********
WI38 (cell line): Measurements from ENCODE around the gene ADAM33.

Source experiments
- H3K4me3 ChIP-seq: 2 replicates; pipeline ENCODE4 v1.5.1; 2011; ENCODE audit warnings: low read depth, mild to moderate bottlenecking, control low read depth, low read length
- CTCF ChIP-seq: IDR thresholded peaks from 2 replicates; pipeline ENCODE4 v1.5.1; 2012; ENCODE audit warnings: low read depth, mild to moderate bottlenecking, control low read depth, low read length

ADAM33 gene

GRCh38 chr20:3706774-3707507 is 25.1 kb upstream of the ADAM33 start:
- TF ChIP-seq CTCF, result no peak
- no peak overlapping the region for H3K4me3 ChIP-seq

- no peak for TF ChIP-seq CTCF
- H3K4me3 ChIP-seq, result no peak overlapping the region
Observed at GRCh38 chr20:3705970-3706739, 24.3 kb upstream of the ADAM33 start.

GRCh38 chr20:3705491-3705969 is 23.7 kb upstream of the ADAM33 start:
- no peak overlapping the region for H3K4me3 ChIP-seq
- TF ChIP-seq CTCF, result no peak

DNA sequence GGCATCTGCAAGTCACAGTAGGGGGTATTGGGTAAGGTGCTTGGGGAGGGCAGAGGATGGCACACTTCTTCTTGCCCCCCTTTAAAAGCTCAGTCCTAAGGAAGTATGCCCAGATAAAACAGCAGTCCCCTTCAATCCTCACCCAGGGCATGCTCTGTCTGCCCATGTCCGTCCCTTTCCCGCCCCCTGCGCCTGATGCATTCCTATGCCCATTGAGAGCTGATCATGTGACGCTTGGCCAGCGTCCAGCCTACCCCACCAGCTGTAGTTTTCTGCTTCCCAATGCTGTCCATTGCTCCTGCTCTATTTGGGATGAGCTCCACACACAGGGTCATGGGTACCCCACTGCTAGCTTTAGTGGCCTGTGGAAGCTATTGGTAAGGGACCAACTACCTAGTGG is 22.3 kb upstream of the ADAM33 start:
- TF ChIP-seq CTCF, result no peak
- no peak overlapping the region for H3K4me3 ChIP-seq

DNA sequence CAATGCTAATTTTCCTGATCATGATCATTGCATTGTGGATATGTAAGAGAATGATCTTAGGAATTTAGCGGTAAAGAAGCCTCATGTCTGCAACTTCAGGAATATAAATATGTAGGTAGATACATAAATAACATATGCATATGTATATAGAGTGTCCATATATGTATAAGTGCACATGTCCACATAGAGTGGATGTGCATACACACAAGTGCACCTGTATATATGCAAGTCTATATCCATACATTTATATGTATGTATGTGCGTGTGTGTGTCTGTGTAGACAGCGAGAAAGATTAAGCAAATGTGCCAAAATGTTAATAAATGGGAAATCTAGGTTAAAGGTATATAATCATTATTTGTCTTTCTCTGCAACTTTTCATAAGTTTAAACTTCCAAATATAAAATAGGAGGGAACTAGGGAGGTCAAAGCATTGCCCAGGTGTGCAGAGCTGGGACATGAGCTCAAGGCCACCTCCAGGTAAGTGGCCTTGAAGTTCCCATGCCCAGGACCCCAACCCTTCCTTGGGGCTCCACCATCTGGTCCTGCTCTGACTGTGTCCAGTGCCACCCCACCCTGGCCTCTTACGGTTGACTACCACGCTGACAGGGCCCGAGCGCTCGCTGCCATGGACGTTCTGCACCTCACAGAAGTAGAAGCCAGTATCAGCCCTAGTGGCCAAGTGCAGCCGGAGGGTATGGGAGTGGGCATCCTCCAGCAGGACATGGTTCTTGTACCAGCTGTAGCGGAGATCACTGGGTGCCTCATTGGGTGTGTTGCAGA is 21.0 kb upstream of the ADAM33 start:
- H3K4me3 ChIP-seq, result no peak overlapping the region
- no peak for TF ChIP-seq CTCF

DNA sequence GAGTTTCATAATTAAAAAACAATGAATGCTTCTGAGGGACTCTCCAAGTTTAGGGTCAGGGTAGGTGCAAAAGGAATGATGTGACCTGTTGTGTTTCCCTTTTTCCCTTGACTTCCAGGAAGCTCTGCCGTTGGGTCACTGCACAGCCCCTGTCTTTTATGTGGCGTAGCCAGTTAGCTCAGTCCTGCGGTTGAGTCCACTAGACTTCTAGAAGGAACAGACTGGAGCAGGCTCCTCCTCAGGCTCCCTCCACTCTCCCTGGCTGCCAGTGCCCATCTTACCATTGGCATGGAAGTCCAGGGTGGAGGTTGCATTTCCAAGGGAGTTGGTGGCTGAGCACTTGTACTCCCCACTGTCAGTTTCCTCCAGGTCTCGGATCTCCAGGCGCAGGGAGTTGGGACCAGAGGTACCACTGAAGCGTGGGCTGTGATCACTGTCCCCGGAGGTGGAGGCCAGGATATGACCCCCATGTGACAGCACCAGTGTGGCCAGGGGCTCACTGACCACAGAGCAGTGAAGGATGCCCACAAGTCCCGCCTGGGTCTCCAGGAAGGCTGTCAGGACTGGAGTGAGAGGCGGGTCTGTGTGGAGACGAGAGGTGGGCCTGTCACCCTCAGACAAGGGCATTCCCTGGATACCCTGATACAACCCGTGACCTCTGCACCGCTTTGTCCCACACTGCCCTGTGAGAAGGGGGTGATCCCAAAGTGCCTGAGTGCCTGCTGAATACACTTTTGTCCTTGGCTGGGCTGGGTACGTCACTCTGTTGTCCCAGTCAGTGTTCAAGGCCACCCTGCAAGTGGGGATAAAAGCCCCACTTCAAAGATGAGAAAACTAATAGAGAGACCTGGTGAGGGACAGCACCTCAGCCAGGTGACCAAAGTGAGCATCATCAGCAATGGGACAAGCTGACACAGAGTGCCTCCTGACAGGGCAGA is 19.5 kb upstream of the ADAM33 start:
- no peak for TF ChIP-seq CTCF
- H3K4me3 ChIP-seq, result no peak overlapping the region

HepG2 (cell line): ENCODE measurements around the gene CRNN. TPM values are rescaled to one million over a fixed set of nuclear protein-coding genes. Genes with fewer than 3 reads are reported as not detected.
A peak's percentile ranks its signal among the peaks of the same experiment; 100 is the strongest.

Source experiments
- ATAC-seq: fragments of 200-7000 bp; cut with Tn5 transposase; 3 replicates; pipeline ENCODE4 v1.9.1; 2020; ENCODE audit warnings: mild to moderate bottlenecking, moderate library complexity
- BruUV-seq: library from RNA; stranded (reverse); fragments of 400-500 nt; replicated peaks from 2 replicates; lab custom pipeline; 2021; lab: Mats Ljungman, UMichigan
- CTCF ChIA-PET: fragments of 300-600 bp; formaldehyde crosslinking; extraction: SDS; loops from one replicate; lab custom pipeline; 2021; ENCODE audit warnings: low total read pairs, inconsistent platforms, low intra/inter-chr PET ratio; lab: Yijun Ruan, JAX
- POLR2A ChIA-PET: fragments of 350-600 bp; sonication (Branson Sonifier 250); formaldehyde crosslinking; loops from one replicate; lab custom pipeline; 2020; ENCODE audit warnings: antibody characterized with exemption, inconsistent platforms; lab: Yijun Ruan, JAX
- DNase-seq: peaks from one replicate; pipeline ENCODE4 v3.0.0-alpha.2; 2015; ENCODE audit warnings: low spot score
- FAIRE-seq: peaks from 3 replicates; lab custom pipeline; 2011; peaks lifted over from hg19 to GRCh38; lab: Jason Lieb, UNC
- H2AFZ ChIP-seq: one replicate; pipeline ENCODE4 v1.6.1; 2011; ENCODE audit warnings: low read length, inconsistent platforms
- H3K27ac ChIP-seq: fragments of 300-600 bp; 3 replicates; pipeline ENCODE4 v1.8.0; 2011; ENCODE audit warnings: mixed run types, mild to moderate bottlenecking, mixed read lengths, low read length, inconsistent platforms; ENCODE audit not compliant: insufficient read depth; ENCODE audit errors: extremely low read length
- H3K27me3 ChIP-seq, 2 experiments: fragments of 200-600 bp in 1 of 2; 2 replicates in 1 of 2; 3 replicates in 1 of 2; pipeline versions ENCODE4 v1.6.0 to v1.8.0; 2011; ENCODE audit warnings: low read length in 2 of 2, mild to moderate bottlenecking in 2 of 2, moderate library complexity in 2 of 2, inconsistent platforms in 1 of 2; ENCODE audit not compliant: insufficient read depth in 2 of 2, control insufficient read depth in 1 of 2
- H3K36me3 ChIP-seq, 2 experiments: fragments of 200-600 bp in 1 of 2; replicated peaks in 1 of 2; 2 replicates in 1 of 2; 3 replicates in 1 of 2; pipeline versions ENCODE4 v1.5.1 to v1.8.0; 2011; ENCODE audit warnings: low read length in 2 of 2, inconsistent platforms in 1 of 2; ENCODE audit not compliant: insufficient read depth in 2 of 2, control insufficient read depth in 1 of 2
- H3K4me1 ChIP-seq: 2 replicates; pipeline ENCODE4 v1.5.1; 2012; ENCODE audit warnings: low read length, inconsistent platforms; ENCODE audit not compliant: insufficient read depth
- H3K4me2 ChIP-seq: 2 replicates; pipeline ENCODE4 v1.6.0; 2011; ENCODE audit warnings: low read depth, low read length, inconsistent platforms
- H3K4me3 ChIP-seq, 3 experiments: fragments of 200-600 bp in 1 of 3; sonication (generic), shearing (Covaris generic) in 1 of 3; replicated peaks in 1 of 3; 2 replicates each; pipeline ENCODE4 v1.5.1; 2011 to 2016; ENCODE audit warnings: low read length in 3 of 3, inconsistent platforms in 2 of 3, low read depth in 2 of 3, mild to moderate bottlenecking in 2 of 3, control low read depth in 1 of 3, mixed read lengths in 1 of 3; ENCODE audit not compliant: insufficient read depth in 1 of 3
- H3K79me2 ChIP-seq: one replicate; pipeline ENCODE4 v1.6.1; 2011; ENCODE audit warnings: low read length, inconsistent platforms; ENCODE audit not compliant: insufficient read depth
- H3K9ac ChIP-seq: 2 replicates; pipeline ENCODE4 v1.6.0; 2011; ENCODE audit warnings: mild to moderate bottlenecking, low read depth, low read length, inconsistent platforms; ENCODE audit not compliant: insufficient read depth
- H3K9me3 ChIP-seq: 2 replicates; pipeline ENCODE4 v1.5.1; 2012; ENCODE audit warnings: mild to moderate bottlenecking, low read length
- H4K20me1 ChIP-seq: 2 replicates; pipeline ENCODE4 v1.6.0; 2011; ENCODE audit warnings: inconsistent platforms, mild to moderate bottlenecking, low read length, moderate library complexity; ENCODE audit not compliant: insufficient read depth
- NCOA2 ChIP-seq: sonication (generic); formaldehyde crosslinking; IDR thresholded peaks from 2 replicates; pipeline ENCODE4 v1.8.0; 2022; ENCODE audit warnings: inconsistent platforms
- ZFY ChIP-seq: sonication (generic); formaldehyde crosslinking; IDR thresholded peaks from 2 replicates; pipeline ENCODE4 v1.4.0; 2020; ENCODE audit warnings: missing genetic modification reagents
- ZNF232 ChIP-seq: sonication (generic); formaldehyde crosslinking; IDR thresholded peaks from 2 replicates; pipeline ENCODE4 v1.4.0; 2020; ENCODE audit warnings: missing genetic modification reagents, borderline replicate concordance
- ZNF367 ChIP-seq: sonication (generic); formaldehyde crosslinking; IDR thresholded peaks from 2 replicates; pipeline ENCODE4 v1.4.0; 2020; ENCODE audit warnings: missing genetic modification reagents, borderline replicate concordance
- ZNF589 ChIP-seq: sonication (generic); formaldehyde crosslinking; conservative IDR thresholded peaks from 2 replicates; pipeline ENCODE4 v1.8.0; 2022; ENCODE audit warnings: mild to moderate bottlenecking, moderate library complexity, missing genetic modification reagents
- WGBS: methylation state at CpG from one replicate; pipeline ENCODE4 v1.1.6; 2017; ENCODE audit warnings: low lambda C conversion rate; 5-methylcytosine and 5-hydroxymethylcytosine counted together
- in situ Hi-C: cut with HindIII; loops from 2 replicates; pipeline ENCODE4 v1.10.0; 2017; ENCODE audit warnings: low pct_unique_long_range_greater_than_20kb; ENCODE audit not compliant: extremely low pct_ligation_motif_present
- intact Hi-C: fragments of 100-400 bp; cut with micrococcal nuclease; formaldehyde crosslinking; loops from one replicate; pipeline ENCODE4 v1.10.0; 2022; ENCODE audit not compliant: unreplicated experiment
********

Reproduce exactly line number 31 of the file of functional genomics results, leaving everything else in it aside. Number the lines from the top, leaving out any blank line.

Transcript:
- DNase-seq: peaks from one replicate; pipeline ENCODE4 v3.0.0-alpha.2; 2015; ENCODE audit warnings: low spot score